PAUL GAUGUIN by Bob Kessel








ET L’OR DE LEUR CORPS by Bob Kessel after Gauguin

“I close my eyes so I can see.”
– Paul Gauguin

Bob Kessel has created an art series based on Paul Gauguin.
The “GAUGUIN” series can be purchased as signed and numbered limited edition fine art prints and originals. Contact Bob Kessel for prices and availability.

Eugène Henri Paul Gauguin, born June 7,  1848 was a leading Post-Impressionist painter. His bold experimentation with coloring led directly to the Synthetist style of modern art while his expression of the inherent meaning of the subjects in his paintings, under the influence of the cloisonnist style, paved the way to Primitivism and the return to the pastoral. He was also an influential proponent of wood engraving and woodcuts as art forms.

Like his friend Vincent Van Gogh, with whom in 1888 he spent nine weeks painting in Arles, Paul Gauguin experienced bouts of depression and at one time attempted suicide. Disappointed with Impressionism, he felt that traditional European painting had become too imitative and lacked symbolic depth. By contrast, the art of Africa and Asia seemed to him full of mystic symbolism and vigour. There was a vogue in Europe at the time for the art of other cultures, especially that of Japan (Japonism).

Japonism, or Japonisme, the original French term, which is also used in English, is a term for the influence of the arts of Japan on those of the West. The word was first used by Jules Claretie in his book L’Art Francais en 1872 published in that year. Works arising from the direct transfer of principles of Japanese art on Western, especially by French artists, are called japonesque.

From the 1860s, ukiyo-e, Japanese wood-block prints, became a source of inspiration for many European impressionist painters in France and the rest of the West, and eventually for Art Nouveau and Cubism. Artists were especially affected by the lack of perspective and shadow, the flat areas of strong colour, the compositional freedom in placing the subject off-centre, with mostly low diagonal axes to the background.

Under the influence of folk art and Japanese prints, Gauguin evolved towards Cloisonnism, a style given its name by the critic Édouard Dujardin in response to Emile Bernard’s cloisonne enamelling technique. Gauguin was very appreciative of Bernard’s art and of his daring with the employment of a style which suited Gauguin in his quest to express the essence of the objects in his art. In The Yellow Christ (1889), often cited as a quintessential Cloisonnist work, the image was reduced to areas of pure colour separated by heavy black outlines. In such works Gauguin paid little attention to classical perspective and boldly eliminated subtle gradations of colour, thereby dispensing with the two most characteristic principles of post-Renaissance painting. His painting later evolved towards Synthetism in which neither form nor colour predominate but each has an equal role.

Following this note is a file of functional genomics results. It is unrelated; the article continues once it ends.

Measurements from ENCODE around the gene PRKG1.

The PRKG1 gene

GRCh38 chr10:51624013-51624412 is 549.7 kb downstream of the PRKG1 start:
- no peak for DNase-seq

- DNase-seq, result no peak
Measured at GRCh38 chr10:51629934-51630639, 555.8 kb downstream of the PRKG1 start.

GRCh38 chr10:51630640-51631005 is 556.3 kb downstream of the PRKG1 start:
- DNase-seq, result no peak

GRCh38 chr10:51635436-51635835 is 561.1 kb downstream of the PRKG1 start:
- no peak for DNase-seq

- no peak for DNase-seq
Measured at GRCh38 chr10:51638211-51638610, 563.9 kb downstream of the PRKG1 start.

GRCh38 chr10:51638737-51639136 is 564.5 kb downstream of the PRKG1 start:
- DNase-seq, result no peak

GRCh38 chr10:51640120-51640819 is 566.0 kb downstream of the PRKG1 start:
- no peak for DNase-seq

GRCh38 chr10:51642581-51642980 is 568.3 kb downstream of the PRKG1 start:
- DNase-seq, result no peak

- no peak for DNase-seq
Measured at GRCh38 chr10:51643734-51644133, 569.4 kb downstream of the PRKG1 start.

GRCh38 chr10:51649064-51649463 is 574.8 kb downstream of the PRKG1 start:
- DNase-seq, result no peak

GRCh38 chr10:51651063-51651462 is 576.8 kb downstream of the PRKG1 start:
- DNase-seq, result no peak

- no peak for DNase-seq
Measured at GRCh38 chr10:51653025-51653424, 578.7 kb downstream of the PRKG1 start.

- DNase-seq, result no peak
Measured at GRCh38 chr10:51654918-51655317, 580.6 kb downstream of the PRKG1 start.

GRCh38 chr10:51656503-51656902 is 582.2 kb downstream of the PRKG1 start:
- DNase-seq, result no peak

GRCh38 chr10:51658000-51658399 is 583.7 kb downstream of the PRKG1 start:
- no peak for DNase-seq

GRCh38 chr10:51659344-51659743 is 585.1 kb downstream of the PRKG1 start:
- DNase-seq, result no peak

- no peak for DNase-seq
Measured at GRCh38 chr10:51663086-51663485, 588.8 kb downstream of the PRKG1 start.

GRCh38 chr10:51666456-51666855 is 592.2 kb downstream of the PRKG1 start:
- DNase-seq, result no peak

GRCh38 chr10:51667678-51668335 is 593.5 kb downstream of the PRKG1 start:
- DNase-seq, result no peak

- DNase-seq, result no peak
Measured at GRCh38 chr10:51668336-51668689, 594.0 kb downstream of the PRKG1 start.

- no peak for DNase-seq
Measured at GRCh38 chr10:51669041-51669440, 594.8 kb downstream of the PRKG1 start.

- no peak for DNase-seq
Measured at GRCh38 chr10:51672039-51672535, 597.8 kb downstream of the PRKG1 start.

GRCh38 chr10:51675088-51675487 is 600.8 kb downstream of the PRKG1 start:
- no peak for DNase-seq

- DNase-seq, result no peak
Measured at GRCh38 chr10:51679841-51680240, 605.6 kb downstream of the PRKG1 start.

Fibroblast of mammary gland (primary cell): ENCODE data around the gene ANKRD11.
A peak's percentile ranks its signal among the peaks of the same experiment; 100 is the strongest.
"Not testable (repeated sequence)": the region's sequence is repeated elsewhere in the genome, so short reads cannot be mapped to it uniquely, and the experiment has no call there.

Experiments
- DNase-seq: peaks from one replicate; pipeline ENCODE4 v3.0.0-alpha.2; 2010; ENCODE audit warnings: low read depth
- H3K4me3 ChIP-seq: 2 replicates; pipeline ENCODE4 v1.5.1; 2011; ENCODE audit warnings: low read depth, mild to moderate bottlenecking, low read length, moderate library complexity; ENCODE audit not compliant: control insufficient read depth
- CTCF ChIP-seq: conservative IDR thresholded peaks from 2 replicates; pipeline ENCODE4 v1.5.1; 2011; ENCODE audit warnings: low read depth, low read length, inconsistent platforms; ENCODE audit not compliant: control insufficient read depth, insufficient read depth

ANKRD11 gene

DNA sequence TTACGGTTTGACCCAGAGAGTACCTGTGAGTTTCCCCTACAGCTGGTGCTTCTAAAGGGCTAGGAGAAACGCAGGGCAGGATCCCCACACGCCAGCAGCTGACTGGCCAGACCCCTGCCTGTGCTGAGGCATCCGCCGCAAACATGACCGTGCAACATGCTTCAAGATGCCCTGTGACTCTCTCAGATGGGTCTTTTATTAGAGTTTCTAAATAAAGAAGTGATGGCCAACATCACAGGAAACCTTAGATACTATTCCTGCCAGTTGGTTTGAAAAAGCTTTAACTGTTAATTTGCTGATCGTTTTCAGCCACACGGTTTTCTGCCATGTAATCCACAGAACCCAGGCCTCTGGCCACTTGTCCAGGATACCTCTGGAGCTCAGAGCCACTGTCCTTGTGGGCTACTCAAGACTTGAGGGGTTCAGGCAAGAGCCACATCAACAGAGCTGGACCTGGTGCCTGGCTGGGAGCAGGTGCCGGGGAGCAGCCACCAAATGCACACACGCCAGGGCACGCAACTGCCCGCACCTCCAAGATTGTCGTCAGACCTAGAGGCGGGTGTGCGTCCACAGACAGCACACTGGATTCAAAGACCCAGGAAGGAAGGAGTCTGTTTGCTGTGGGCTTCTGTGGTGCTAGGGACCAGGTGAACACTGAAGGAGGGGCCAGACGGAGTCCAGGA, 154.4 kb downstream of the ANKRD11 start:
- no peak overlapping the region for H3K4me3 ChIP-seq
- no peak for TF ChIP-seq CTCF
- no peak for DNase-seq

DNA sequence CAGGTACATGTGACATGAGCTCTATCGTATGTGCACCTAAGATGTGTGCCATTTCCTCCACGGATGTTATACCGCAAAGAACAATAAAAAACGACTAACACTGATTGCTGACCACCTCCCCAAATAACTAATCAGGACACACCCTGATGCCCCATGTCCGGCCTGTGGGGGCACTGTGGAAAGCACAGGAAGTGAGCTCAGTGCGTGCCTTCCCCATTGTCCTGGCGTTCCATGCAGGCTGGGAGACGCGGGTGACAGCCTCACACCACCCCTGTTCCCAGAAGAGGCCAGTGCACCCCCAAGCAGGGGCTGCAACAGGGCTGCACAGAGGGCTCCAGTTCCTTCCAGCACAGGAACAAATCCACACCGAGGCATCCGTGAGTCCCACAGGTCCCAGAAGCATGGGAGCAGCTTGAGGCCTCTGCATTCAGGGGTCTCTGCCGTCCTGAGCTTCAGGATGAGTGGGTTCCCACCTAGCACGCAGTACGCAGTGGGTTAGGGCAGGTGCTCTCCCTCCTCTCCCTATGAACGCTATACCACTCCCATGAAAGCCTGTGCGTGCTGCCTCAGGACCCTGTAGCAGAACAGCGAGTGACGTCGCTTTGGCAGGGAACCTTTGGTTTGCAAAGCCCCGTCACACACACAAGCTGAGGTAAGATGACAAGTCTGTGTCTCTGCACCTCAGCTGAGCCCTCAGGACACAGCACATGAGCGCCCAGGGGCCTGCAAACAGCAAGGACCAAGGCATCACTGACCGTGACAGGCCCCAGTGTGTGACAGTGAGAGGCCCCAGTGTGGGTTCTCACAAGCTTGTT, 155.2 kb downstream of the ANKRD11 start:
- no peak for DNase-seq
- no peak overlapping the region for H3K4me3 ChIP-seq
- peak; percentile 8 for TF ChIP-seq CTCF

In 1891, Gauguin, frustrated by lack of recognition at home and financially destitute, sailed to the tropics to escape European civilization and “everything that is artificial and conventional.” (Before this he had made several attempts to find a tropical paradise where he could ‘live on fish and fruit’ and paint in his increasingly primitive style, including short stays in Martinique and as a labourer on the Panama Canal construction, however he was dismissed from his job after only two weeks). Living in Mataiea Village in Tahiti, he painted “Fatata te Miti” (“By the Sea”), “Ia Orana Maria” (Ave Maria) and other depictions of Tahitian life. He moved to Punaauia in 1897, where he created the masterpiece painting “Where Do We Come From” and then lived the rest of his life in the Marquesas Islands, returning to France only once, when he painted at Pont-Aven. His works of that period are full of quasi-religious symbolism and an exoticized view of the inhabitants of Polynesia. In Polynesia he sided with the native peoples, clashing often with the colonial authorities and with the Catholic Church. During this period he also wrote the book Avant et après (before and after), a fragmented collection of observations about life in Polynesia, memories from his life and comments on literature and paintings. In 1903, due to a problem with the church and the government, he was sentenced to three months in prison, and charged a fine. At that time he was being supported by the art dealer Ambroise Vollard. He died of syphilis before he could start the prison sentence. His body had been weakened by alcohol and a dissipated life. He was 54 years old.

NIGHT CAFE by bob Kessel


NIGHT CAFE by Bob Kessel after Van Gogh

“NIGHT CAFE” by Bob Kessel, based on Vincent Van Gogh’s painting, can be purchased as a signed and numbered limited edition original fine art print. Contact Bob Kessel for prices and availability.

The Night Café in the Place Lamartine in Arles is one of Vincent van Gogh’s best known paintings from his Arles period. The work depicts the interior of the Café de la Gare, an all night tavern owned by Joseph-Michel Ginoux and his wife Marie.


NIGHT CAFE by Vincent Van Gogh

Van Gogh often visited brothels and disreputable drinking establishments. The desolate setting of the Café de la Gare served as an inspiration for Van Gogh who wrote of the painting to his brother, Theo:

In my picture of the “Night Café” I have tried to express the idea that the café is a place where one can ruin oneself, go mad or commit a crime. So I have tried to express, as it were, the powers of darkness in a low public house, by soft Louis XV green and malachite, contrasting with yellow-green and harsh blue-greens, and all this in an atmosphere like a devil’s furnace, of pale sulphur.

Vincent Van Gogh, Letter 534, 9 September 1888